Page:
For those fortunate enough to have never experienced them, the “holiday blues” are something of a mystery.
Outside of battling the crowds at the mall or suffering through the same 10 yuletide tunes in an endless rotation on the radio, the holiday season is meant to be a time of happiness and joy. But it is this very expectation of warm feelings and good times that can depress people who don’t end up experiencing such things. In other words, in a season in which people are expected to be happy, anything short of that becomes more obvious and alarming to the person who isn’t feeling it.
“The holidays are a joyous time for many people, but for others, this season can bring an array of challenges,” explains Chandra Lyles, a manager of psychiatric social services for Community Healthcare System. “Family stress is one of the top contributors to holiday blues, with unhealthy boundaries, financial struggles and substance misuse increasing the potential for family conflict. Grief and loss present additional factors that can weigh heavily at this time of year.”
Besides those experiencing family conflicts or loss, people who have no close contacts and are prone to isolation may be particularly vulnerable to the holiday blues. Other factors, including mental health issues (such as anxiety or depression) and even the cold weather and limited daylight, can contribute to the blues at this time of year.
But as challenging as the holiday blues can be during a typical year, 2020 presents a new and significant wrinkle in the form of the ongoing coronavirus pandemic. Already a factor in increased mental strain among a shuttered and isolated population, the depressive effects of COVID-19 figure to get worse as winter again bears down and traditional holiday gatherings are widely upended.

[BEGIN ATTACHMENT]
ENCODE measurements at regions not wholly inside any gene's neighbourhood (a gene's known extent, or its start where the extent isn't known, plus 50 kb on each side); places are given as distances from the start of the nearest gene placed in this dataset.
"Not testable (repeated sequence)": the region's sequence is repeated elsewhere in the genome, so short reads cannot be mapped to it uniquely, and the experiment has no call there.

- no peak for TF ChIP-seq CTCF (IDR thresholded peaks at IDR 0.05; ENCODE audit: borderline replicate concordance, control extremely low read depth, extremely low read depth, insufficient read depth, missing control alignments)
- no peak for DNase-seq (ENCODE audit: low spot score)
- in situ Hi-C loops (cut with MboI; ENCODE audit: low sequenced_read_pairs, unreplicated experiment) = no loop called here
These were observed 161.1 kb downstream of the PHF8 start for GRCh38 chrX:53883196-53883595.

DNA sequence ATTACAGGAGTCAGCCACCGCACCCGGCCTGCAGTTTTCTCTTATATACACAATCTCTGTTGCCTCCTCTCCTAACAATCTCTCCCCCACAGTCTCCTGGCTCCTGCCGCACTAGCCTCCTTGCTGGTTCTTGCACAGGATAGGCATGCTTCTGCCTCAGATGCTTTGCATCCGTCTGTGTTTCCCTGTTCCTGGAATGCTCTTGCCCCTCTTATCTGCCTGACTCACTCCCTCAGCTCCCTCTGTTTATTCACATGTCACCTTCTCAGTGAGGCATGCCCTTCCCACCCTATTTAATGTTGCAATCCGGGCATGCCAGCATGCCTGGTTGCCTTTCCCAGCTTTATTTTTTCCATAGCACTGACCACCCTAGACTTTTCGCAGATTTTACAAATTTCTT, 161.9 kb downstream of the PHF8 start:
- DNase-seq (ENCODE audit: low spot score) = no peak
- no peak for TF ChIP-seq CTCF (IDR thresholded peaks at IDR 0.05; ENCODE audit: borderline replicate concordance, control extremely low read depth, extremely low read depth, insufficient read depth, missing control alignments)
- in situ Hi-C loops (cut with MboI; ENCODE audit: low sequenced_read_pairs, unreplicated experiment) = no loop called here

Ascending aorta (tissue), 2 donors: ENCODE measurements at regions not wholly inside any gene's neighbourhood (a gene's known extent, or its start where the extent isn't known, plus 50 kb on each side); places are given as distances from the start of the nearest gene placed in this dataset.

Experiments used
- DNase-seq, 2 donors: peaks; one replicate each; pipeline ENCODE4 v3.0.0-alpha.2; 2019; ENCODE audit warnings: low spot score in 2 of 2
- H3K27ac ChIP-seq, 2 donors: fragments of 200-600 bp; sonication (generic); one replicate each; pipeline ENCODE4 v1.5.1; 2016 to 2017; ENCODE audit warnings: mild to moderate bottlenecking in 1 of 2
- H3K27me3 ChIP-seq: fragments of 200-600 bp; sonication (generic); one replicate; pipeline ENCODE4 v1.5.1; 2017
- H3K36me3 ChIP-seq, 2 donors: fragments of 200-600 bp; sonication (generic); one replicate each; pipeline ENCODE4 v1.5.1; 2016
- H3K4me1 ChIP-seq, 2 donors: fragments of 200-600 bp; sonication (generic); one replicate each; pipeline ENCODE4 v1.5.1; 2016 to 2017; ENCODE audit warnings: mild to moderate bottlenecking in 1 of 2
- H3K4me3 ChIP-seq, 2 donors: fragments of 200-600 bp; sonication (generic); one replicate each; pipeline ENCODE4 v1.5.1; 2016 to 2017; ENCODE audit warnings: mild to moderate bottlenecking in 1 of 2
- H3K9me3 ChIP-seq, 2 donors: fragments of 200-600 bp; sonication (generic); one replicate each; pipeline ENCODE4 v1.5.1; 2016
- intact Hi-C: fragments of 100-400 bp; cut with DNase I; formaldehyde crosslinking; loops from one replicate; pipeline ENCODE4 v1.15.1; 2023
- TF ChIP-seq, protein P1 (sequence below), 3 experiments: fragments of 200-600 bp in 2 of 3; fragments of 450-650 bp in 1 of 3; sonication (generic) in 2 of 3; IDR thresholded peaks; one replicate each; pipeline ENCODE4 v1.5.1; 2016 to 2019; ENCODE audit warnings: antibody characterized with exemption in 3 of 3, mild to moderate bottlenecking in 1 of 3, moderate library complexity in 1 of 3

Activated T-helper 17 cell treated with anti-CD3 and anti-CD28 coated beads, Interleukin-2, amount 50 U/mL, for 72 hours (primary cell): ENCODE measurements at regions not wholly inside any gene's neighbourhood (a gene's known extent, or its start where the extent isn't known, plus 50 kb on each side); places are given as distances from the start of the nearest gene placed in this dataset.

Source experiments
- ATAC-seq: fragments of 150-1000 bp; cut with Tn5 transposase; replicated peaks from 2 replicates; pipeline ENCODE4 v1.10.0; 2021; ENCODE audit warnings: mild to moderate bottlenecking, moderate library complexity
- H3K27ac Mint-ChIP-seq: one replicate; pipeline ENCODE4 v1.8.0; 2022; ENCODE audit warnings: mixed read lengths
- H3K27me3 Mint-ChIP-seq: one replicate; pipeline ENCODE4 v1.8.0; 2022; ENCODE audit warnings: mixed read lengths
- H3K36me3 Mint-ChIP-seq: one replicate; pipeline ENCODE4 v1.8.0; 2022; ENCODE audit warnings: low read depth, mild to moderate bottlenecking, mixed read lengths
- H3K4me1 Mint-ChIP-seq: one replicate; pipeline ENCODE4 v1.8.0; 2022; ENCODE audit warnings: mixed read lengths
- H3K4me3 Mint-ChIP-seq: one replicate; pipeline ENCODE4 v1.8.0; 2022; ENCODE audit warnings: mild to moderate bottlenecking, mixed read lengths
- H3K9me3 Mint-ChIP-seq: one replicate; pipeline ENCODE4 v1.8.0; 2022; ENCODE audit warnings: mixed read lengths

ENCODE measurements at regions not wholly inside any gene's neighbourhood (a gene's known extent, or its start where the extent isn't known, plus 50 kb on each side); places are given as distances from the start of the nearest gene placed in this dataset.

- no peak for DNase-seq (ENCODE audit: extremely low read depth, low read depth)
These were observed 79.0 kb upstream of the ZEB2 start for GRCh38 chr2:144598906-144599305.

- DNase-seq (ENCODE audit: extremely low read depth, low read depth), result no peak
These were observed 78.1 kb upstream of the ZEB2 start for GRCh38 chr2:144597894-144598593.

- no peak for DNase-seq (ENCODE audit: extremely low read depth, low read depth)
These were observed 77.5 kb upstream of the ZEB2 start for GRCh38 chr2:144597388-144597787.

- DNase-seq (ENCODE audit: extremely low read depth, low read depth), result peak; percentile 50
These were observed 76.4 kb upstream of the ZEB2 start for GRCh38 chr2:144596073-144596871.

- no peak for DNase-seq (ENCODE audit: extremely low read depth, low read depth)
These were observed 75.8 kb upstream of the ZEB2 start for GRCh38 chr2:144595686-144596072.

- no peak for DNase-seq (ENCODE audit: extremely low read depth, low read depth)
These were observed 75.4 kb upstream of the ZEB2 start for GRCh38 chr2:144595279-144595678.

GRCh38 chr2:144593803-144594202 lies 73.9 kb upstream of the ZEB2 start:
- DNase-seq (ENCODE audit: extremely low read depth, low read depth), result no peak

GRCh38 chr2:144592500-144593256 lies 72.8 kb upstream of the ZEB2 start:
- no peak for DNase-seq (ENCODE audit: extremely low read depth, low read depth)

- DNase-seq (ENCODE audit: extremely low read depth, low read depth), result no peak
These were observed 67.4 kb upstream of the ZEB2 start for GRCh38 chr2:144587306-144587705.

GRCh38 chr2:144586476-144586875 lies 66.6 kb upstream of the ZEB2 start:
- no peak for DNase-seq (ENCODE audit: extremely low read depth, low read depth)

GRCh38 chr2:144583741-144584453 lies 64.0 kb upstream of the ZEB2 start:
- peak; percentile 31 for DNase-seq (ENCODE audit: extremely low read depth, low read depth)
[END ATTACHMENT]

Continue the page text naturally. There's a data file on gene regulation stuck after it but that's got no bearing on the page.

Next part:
“We have already been seeing an increase of mental health ailments, especially depression, and I think we’ll continue to see this carry over to the holidays,” says Aneece Alicia, a therapist at New Leaf Resources in Crown Point. “Many families are postponing celebrations or scaling down their gathering sizes for the holidays, which means many meaningful traditions will be different this year. Couple that with the potential for increased financial woes and you may see an increase in depression.”
Lyles and Alicia believe the best way for those trying to cope is to come to grips with the reality that things will be different and try to build new traditions and memories.
Lyles recommends activities such as a virtual baking competition among friends or relatives or a contest to see who can make the best decorations out of non-conventional items. She also says those with extra time and/or money may want to look for ways to bring cheer to those who are less fortunate.
Alicia says many people this year will likely rely on video conferencing to connect with those they love or will scale their gatherings way down in accordance with Centers for Disease Control and Prevention, state and local guidelines.
“Try to see the silver lining in this and take the good in the situation,” Alicia notes. “Focus on what you can do instead of what you can’t do. This year may, in the end, bring us a much-needed break from the typical hustle and bustle.”
Lyles adds that it may help to keep telling oneself that this situation is temporary. Once we get through the pandemic, we’ll be able to look back and see that the true spirit of the holidays can live on — even during a most unusual year.
“Some events may be missing, but love is not,” Lyles says. “By trying to focus on ways to show love and have fun with the people we care about, rather than allowing ourselves to focus on things that are missing, we can teach our brain to look at things from a healthier perspective.”